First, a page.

This is an archived article that was published on sltrib.com in 2010, and information in the article may be outdated. It is provided only for personal research purposes and may not be reprinted.
In this current TV-news-as-entertainment age, network news divisions are beginning to forget one of the key rules of journalism: Don't just avoid a conflict of interest, avoid the mere appearance of a conflict of interest.
When you don't follow that simple rule, viewers will always question your reporting. It's Journalism 101.
But after reading an Associated Press article by television writer David Bauder about recent ethical lapses by TV news divisions, I got angry thinking about why networks no longer follow that straightforward ethical policy.
The story profiled three separate incidents in recent months where interviewees either sought pay from or got paid by TV news divisions for exclusive interviews.
CNN and ABC each paid for the rights to a photo taken by Jasper Schuringa, the man who helped take down the suspected terrorist who tried to blow up the Detroit-bound airliner. That was the networks' veiled attempt to give him money for exclusive interviews.
Tareq and Michaele Salahi, the couple who crashed President Obama's state dinner, reportedly were seeking six figures from networks for their exclusive interview, something the couple later denied.
After their publicized custody battle, NBC offered to fly David Goldman and his son from Brazil on a chartered flight to get an exclusive interview for "Today." The network also interviewed them on the plane ride to the U.S., according to AP.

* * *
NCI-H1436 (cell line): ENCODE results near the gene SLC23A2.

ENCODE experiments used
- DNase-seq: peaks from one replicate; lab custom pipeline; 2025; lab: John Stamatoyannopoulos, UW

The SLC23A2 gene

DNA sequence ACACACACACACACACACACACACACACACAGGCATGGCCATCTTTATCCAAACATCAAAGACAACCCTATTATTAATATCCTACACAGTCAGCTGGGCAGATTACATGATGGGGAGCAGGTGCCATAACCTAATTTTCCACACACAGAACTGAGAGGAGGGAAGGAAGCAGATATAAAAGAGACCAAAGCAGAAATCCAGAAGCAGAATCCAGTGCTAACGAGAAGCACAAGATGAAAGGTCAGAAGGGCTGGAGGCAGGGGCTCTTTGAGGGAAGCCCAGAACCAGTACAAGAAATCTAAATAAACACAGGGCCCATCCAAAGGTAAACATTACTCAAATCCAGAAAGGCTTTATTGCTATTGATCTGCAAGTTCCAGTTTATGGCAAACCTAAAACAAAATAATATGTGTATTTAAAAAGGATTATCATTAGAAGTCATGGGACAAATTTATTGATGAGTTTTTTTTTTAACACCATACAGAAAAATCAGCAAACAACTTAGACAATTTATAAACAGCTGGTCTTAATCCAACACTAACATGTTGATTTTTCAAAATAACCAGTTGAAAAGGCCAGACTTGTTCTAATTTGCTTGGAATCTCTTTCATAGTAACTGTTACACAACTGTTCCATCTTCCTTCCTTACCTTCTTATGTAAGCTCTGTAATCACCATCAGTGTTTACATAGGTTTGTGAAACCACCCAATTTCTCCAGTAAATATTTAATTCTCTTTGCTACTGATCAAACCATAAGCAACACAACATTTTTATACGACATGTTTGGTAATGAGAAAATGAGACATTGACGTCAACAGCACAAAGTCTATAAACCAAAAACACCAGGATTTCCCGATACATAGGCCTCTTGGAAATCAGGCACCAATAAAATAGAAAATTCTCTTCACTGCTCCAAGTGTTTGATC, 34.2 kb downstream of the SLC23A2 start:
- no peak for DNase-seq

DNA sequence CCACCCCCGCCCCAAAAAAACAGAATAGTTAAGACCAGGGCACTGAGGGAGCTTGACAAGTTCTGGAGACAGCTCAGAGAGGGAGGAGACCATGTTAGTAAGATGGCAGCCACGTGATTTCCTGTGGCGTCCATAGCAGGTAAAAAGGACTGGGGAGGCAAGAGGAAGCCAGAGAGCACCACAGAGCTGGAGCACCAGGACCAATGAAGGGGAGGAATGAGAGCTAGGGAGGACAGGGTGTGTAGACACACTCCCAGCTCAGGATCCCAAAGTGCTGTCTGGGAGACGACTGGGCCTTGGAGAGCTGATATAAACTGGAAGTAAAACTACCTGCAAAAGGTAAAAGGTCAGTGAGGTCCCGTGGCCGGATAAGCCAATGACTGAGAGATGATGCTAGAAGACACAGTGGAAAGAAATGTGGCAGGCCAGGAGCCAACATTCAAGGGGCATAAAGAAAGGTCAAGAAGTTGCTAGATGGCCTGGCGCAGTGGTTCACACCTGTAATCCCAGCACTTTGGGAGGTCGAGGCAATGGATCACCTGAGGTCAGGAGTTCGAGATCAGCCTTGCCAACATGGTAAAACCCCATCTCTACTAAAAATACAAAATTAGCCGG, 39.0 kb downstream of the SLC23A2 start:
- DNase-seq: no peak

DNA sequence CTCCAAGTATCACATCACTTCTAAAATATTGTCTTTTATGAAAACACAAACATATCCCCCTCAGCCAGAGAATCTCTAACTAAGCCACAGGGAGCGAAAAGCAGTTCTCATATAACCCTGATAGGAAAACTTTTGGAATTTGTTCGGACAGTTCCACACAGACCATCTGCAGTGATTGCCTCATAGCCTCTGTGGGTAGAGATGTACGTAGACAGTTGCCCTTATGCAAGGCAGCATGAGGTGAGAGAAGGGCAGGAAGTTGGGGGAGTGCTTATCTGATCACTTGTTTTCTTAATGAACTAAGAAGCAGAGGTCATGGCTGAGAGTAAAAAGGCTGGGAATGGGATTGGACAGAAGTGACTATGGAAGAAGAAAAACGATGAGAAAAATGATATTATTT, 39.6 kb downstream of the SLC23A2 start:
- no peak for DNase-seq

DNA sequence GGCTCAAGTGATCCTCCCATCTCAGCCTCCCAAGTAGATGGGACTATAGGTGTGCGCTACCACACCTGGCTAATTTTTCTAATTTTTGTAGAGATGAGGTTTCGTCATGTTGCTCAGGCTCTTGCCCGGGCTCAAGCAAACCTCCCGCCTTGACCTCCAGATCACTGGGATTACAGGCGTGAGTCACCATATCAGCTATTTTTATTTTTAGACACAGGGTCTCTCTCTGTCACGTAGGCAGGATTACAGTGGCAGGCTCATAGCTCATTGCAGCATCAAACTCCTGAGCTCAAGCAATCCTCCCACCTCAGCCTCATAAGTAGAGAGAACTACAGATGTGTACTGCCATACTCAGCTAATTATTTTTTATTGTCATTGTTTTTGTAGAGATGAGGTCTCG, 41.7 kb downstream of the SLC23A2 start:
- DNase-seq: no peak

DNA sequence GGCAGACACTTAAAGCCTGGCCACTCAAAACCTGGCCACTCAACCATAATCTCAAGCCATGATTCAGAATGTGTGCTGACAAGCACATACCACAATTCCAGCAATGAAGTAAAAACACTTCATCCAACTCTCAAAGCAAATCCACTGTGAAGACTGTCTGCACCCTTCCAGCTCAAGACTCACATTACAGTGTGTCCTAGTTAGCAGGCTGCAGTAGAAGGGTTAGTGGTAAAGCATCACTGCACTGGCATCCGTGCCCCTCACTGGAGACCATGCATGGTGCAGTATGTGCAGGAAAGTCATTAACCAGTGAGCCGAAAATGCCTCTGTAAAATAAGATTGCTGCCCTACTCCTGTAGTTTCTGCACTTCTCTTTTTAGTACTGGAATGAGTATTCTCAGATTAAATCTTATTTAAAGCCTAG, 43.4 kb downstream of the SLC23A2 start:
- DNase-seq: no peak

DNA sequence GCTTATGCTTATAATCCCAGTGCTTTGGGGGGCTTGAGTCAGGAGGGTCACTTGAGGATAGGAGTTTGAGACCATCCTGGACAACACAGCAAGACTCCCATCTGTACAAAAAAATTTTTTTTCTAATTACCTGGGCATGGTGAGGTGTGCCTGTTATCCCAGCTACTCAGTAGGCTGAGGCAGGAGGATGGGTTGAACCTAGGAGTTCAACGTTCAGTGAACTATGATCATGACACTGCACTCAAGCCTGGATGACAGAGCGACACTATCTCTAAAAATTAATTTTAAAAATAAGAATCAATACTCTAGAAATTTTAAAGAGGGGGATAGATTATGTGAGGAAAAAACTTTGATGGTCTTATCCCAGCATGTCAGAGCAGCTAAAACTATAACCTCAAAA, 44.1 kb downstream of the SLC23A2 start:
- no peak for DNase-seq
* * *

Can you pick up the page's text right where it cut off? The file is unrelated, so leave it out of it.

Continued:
The move resulted in a swift condemnation from the Society of Professional Journalists.
An NBC News spokeswoman responded by saying, "Their going on the plane did not affect our coverage of the story or getting them booked at all."
Well, that's what you say, NBC, but that doesn't mean viewers will believe it. That's why news divisions must avoid not only an obvious conflict of interest, but the appearance that one may exist. Never leave doubt in the minds of the viewers.
In an era when television news has become more competitive and ratings hungry, checkbook journalism has sadly become a more attractive tool.
When the next hot story erupts and causes a media feeding frenzy, we should all begin to wonder about the veracity of the reporting if there's the claim of an exclusive interview.
Is the person at the center of the story telling the truth or just what the network wants? After all, that TV network might have paid a lot of money to get them to say the right things for the best ratings.